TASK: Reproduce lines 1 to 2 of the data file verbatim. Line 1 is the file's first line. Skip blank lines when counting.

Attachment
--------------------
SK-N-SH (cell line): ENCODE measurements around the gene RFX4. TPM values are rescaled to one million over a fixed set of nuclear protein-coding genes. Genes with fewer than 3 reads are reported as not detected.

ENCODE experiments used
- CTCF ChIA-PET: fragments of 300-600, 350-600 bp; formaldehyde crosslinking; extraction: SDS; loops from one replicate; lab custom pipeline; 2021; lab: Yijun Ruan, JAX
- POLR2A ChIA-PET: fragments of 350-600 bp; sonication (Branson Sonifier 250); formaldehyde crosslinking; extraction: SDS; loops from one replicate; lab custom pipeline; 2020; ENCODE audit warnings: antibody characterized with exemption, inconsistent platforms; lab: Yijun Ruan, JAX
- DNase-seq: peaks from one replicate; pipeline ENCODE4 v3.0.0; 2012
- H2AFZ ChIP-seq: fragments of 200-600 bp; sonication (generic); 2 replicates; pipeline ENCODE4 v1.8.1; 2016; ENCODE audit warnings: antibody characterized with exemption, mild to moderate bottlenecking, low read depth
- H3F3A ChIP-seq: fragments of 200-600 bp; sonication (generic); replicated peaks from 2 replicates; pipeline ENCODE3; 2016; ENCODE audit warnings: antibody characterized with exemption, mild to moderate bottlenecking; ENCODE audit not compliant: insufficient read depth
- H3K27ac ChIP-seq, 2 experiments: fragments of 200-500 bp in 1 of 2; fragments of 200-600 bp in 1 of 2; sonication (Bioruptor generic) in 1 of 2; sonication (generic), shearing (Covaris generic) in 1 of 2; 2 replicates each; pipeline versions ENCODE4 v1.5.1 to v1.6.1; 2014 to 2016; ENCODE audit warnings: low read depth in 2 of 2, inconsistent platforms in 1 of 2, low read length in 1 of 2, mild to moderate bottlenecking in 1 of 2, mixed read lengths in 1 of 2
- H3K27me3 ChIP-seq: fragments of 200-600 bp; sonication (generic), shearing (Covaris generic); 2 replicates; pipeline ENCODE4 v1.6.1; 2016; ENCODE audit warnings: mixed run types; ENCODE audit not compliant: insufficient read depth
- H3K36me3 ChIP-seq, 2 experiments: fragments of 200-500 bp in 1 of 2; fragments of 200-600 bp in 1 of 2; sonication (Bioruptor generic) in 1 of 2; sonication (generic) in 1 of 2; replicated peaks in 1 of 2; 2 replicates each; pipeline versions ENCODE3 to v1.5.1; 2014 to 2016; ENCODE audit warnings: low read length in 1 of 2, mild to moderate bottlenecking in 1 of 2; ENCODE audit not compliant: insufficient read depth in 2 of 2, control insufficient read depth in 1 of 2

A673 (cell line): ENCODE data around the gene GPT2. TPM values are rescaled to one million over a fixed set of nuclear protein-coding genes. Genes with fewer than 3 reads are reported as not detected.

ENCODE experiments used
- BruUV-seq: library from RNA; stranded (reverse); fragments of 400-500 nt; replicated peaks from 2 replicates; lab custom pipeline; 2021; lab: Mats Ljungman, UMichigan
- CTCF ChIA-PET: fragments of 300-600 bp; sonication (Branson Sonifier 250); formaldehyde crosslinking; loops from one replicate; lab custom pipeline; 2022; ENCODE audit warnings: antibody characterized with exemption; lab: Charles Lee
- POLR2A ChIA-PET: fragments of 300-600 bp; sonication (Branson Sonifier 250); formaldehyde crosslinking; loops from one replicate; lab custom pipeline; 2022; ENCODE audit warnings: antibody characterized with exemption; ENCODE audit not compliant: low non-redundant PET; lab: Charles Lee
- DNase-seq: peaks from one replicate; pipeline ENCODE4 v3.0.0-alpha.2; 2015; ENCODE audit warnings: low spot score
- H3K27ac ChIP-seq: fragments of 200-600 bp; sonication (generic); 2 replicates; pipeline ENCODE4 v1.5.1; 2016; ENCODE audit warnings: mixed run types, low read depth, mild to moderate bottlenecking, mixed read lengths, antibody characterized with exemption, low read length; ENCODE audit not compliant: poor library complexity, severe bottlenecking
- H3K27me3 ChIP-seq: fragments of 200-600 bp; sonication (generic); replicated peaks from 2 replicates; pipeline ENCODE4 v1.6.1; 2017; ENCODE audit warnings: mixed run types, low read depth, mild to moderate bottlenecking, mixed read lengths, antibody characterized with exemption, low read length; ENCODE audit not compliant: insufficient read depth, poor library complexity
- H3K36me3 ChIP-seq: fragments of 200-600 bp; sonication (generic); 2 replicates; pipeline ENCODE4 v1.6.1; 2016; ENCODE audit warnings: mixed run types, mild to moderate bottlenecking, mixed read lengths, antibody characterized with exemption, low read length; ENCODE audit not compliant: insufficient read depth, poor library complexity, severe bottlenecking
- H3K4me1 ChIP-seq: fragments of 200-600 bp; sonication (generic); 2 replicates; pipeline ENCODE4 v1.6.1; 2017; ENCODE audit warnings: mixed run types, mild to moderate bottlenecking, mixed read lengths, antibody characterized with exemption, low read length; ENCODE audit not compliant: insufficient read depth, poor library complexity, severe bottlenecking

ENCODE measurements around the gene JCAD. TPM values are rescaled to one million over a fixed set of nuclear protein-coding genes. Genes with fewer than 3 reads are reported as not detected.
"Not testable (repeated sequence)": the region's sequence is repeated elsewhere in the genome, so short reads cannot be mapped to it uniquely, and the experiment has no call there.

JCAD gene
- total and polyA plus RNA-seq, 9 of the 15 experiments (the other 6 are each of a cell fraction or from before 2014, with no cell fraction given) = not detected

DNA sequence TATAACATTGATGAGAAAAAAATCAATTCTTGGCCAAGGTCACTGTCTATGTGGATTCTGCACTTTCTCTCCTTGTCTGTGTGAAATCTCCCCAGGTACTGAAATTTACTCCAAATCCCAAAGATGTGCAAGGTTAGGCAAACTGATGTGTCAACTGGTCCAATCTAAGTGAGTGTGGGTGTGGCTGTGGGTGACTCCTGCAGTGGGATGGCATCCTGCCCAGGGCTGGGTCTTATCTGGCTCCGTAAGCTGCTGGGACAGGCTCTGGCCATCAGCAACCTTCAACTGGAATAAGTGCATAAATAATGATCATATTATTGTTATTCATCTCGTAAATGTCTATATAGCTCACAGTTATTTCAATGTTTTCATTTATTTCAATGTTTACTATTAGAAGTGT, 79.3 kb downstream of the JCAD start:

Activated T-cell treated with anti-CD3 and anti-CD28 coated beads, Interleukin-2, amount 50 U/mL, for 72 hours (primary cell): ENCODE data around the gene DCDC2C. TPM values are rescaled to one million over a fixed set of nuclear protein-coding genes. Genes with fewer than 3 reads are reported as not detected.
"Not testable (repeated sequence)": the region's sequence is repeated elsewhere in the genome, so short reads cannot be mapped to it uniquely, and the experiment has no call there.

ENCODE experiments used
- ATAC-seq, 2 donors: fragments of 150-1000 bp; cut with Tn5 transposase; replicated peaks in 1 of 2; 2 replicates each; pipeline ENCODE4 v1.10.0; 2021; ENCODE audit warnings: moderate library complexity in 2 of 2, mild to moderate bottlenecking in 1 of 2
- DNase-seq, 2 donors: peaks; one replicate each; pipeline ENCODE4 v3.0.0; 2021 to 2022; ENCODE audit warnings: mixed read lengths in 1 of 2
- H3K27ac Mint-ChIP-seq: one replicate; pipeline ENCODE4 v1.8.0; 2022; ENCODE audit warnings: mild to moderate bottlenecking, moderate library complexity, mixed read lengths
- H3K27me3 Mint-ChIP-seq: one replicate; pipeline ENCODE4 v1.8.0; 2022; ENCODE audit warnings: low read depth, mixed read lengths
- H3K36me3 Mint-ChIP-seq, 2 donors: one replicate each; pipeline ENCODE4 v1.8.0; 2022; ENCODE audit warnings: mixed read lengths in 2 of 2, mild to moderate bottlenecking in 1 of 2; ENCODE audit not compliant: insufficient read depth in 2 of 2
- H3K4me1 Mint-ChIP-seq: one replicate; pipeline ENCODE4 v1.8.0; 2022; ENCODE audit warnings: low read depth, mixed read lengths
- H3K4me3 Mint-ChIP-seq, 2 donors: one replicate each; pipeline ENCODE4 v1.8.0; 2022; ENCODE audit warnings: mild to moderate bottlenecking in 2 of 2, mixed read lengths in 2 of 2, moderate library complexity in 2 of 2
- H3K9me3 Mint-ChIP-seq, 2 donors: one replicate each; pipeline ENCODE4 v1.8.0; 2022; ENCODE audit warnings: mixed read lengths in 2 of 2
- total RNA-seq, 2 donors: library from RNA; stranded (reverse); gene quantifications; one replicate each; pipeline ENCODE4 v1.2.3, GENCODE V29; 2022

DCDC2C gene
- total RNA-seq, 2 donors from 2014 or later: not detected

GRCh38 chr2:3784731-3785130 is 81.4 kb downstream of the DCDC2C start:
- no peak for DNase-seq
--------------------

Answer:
SK-N-SH (cell line): ENCODE measurements around the gene RFX4. TPM values are rescaled to one million over a fixed set of nuclear protein-coding genes. Genes with fewer than 3 reads are reported as not detected.

ENCODE experiments used